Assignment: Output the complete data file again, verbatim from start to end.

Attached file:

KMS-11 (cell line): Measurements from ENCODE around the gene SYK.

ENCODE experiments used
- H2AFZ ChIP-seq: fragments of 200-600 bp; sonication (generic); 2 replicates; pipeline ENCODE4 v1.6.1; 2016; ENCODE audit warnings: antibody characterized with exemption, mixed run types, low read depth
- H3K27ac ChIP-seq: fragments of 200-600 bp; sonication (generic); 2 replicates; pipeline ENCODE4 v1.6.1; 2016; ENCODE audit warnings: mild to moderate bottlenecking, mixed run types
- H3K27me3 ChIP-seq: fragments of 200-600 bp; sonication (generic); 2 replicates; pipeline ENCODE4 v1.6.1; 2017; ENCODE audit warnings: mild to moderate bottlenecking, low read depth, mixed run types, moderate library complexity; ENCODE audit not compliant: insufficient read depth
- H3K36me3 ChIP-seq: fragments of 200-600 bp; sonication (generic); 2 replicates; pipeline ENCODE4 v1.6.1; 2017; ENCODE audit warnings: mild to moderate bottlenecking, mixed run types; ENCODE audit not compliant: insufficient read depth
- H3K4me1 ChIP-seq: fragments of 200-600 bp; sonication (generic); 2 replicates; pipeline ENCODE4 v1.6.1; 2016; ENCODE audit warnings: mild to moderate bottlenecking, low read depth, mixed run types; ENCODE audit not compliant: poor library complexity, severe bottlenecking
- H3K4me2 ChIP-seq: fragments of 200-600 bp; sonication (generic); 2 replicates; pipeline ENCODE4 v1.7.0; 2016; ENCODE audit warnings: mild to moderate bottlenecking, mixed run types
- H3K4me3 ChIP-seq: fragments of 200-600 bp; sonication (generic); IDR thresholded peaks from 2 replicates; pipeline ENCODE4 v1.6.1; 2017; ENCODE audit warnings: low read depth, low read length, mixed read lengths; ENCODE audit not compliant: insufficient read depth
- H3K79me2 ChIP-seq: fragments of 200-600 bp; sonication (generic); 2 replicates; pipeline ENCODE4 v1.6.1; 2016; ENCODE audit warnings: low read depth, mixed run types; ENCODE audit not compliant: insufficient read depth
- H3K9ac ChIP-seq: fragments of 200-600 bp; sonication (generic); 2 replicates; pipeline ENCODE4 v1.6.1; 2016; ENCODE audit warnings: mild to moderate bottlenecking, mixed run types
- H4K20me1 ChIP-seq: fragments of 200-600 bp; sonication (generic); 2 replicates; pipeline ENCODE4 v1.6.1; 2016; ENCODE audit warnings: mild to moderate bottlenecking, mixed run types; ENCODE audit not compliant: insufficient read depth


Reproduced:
KMS-11 (cell line): Measurements from ENCODE around the gene SYK.

ENCODE experiments used
- H2AFZ ChIP-seq: fragments of 200-600 bp; sonication (generic); 2 replicates; pipeline ENCODE4 v1.6.1; 2016; ENCODE audit warnings: antibody characterized with exemption, mixed run types, low read depth
- H3K27ac ChIP-seq: fragments of 200-600 bp; sonication (generic); 2 replicates; pipeline ENCODE4 v1.6.1; 2016; ENCODE audit warnings: mild to moderate bottlenecking, mixed run types
- H3K27me3 ChIP-seq: fragments of 200-600 bp; sonication (generic); 2 replicates; pipeline ENCODE4 v1.6.1; 2017; ENCODE audit warnings: mild to moderate bottlenecking, low read depth, mixed run types, moderate library complexity; ENCODE audit not compliant: insufficient read depth
- H3K36me3 ChIP-seq: fragments of 200-600 bp; sonication (generic); 2 replicates; pipeline ENCODE4 v1.6.1; 2017; ENCODE audit warnings: mild to moderate bottlenecking, mixed run types; ENCODE audit not compliant: insufficient read depth
- H3K4me1 ChIP-seq: fragments of 200-600 bp; sonication (generic); 2 replicates; pipeline ENCODE4 v1.6.1; 2016; ENCODE audit warnings: mild to moderate bottlenecking, low read depth, mixed run types; ENCODE audit not compliant: poor library complexity, severe bottlenecking
- H3K4me2 ChIP-seq: fragments of 200-600 bp; sonication (generic); 2 replicates; pipeline ENCODE4 v1.7.0; 2016; ENCODE audit warnings: mild to moderate bottlenecking, mixed run types
- H3K4me3 ChIP-seq: fragments of 200-600 bp; sonication (generic); IDR thresholded peaks from 2 replicates; pipeline ENCODE4 v1.6.1; 2017; ENCODE audit warnings: low read depth, low read length, mixed read lengths; ENCODE audit not compliant: insufficient read depth
- H3K79me2 ChIP-seq: fragments of 200-600 bp; sonication (generic); 2 replicates; pipeline ENCODE4 v1.6.1; 2016; ENCODE audit warnings: low read depth, mixed run types; ENCODE audit not compliant: insufficient read depth
- H3K9ac ChIP-seq: fragments of 200-600 bp; sonication (generic); 2 replicates; pipeline ENCODE4 v1.6.1; 2016; ENCODE audit warnings: mild to moderate bottlenecking, mixed run types
- H4K20me1 ChIP-seq: fragments of 200-600 bp; sonication (generic); 2 replicates; pipeline ENCODE4 v1.6.1; 2016; ENCODE audit warnings: mild to moderate bottlenecking, mixed run types; ENCODE audit not compliant: insufficient read depth